Yves Guérin-Sérac, real name Yves Guillou (alias Jean-Robert de Guernadec, alias Ralf) (born 1926 in Ploubezre) was a French anti-Communist Roman Catholic activist, former officer of the French army and veteran of the First Indochina War (1945–54), the Korean War (1950–53) and the Algerian War of Independence (1955–62). He was also a member of the elite troop of the 11ème Demi-Brigade Parachutiste du Choc, which worked with the SDECE (French intelligence agency) and a founding member of the Organisation armée secrète (OAS) a terrorist group which fought against Algerian independence in 1961-62. It had been alleged that he was an instigator of the so-called strategy of tension in Italy, and the main organizer of the 1969 Piazza Fontana bombing.
In June 1962, after the 18 March 1962 Évian Accords that put an end to the Algerian War, Yves Guérin-Sérac was engaged by Franco to engage in operations against the Spanish opposition. He then worked for Salazar's Estado Novo regime in Portugal, which, beside being the last colonial empire, was also in his eyes the last stronghold against communism and atheism: "The others have laid down their weapons, but not I. After the OAS I fled to Portugal to carry on the fight and expand it to its proper dimensions - which is to say, a planetary dimension."  Guérin-Sérac met Petainist Jacques Ploncard d'Assac in Portugal who introduced him to the right-wing establishment and to Portugal's secret police, the PIDE. Due to his extensive knowledge, Guérin-Sérac was recruited as instructor for the paramilitary Legião Portuguesa and for the counterguerrilla unit of the Portuguese army.
According to the magistrate Guido Salvini, in charge of the investigations concerning the 1969 Piazza Fontana bombing, "Guido Giannettini had contacts with Yves Guérin-Sérac in Portugal ever since 1964."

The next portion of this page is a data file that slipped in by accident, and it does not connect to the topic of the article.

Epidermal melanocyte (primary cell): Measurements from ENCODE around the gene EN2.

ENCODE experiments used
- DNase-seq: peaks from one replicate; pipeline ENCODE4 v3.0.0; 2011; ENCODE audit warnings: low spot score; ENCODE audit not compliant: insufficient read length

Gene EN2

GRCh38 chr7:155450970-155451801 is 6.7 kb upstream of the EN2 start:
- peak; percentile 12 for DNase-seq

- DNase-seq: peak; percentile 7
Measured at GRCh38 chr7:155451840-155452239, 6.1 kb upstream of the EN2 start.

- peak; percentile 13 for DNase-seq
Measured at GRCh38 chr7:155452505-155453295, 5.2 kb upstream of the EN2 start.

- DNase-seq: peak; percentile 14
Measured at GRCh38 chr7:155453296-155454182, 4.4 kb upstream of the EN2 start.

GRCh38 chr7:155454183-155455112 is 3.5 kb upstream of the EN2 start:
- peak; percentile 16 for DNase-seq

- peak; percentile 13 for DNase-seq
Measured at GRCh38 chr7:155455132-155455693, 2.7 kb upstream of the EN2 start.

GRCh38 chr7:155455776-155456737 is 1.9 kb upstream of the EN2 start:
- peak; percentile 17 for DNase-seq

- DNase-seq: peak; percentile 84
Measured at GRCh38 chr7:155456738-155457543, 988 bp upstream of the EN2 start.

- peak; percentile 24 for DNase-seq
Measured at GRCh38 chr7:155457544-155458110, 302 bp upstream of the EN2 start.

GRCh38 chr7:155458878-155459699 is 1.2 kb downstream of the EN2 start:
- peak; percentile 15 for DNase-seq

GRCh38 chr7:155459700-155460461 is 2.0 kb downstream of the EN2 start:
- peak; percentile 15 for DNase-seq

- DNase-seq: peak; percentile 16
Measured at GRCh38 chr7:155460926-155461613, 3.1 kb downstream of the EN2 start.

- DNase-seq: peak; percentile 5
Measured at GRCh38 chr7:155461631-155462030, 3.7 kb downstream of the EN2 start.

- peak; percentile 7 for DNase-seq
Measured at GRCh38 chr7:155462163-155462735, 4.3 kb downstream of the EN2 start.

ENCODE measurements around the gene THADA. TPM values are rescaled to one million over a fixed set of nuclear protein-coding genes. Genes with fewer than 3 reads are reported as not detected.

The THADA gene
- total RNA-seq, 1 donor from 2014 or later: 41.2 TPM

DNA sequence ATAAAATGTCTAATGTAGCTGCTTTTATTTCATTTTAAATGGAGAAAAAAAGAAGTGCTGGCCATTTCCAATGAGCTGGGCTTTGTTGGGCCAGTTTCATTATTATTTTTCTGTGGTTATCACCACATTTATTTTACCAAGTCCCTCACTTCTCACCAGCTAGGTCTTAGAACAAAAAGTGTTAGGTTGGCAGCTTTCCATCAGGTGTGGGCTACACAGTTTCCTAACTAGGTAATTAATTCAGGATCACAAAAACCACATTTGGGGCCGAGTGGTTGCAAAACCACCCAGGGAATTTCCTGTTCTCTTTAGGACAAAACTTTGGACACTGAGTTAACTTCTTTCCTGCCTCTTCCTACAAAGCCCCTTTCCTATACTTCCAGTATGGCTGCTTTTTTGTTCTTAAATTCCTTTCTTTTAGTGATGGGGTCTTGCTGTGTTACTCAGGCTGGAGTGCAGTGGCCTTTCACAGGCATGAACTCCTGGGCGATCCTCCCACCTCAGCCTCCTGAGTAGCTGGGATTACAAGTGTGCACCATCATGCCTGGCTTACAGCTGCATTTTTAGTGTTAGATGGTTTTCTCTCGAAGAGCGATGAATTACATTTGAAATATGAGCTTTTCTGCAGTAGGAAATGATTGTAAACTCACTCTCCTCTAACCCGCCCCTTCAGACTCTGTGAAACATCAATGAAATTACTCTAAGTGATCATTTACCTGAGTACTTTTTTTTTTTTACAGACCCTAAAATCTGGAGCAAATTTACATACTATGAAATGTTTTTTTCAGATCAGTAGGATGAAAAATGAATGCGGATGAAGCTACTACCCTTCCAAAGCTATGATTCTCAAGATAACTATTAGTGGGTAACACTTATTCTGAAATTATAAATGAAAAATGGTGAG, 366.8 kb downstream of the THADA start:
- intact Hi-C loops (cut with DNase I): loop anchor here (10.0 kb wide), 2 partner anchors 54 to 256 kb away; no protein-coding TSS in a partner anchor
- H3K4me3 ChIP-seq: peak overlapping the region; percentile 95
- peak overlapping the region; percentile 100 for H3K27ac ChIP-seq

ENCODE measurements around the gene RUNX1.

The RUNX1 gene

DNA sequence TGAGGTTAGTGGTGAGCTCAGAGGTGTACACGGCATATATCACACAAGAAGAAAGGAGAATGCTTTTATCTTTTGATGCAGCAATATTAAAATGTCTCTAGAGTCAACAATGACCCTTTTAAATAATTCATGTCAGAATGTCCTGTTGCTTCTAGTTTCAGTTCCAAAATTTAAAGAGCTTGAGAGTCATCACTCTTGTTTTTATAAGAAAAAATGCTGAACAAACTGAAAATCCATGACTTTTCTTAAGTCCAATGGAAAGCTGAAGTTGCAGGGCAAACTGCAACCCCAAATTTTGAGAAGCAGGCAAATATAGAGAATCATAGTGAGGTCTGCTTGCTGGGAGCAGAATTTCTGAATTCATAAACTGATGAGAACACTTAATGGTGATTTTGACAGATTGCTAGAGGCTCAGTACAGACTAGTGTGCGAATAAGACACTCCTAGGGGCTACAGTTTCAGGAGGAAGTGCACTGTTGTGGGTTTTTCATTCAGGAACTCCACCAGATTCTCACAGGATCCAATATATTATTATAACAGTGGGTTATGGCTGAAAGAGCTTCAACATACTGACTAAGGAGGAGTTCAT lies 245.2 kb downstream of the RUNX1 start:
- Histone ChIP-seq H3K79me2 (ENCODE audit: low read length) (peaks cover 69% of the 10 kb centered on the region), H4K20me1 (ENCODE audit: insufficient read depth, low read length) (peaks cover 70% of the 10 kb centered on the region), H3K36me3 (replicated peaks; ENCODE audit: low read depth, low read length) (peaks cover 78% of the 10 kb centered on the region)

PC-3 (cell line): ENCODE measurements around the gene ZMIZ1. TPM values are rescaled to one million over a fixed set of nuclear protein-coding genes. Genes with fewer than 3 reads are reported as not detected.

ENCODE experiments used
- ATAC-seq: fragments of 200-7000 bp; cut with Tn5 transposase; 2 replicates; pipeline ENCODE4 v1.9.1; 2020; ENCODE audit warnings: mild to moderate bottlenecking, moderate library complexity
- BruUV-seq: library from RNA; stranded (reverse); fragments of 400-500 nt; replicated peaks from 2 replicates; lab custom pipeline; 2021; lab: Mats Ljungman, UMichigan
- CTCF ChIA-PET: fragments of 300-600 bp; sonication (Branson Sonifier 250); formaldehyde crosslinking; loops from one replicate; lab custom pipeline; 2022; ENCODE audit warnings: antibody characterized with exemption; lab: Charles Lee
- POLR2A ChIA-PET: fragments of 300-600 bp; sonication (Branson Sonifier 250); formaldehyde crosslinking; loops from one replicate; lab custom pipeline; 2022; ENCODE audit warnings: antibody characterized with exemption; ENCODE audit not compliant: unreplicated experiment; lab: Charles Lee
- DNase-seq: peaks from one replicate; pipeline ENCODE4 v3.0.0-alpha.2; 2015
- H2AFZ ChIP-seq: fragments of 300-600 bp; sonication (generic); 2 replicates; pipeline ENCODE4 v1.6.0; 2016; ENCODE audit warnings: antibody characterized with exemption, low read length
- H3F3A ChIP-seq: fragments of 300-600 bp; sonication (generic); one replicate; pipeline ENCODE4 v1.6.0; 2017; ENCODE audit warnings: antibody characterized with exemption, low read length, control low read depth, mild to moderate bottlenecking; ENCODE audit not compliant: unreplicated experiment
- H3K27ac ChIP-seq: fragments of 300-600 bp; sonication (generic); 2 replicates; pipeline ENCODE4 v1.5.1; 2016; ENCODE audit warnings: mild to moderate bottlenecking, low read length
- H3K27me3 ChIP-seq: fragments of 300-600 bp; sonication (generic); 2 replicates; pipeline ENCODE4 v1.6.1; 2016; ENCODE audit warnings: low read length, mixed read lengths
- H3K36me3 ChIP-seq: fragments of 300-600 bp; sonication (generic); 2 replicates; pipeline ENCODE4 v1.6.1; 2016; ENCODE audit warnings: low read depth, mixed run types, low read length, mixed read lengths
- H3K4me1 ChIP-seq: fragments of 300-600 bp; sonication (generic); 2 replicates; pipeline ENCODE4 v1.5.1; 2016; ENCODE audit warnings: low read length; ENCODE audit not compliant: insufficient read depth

It was within this context that he erected Aginter Press in 1965 as a secret anti-communist army with the support of both the PIDE and the U.S. Central Intelligence Agency. Aginter Press set up training camps in which it instructed mercenaries and terrorists in a three-week course in covert action techniques including hands-on bomb terrorism, silent assassination, subversion techniques, clandestine communication and infiltration and colonial warfare."  Italian neofascist Stefano Delle Chiaie also participated in the founding of Aginter Press. "During this period, disclosed Guérin-Sérac, we have systematically established close contacts with like-minded groups emerging in Italy, Belgium, Germany, Spain and Portugal, for the purpose of forming the kernel of a truly Western League of Struggle against Marxism."  On 31 January 1968, Guérin-Sérac met Pino Rauti, then leader of Ordine Nuovo (he would join again the Italian Social Movement (MSI) the next year. In the 1970s he was in contact with Leo Negrelli, former chief press attaché in the Italian Social Republic.
- Daniele Ganser (2005), Operation Gladio and Terrorism in Western Europe, London, Franck Cass, 2005, p.116
- "L'orchestre noir", Film Documentary (2x55') (1997). Investigations by Fabrizio Calvi and Frédéric Laurent. Realisation by Jean-Michel Meurice. Production La Sept Arte/LP Productions/Rai Due. See here (in French)
- Paris Match, November 1974, quoted in Stuart Christie, Stefano Delle Chiaie (London, Anarchy Publications, 1984, p.27)
- Judge Guido Salvini hearing before the Italian Parliamentary Commission of investigation on terrorism in Italy, 9th session of 12 February 1997 (9ª SEDUTA - MERCOLEDI 12 FEBBRAIO 1997, Presidenza del Presidente PELLEGRINO (in Italian), quoted by Daniele Ganser, NATO's Secret Armies: Operation Gladio and Terrorism in Western Europe, ISBN 0-7146-8500-3 (2005), p.120)
- D. Ganser, op.cit, p.117
- Stuart Christie, ibid.
- Mort (non-accidentelle) d'un anarchiste Archived September 30, 2007, at the Wayback Machine., Le Courrier, May 3, 2005 (in French)
- Corrado Incerti, Sandro Ottolenghi and Piero Raffaelli GIORNALISTI ITALIANI AL SERVIZIO DELL'AGENZIA TERRORISTICA, L’europeo, 1974 (in Italian)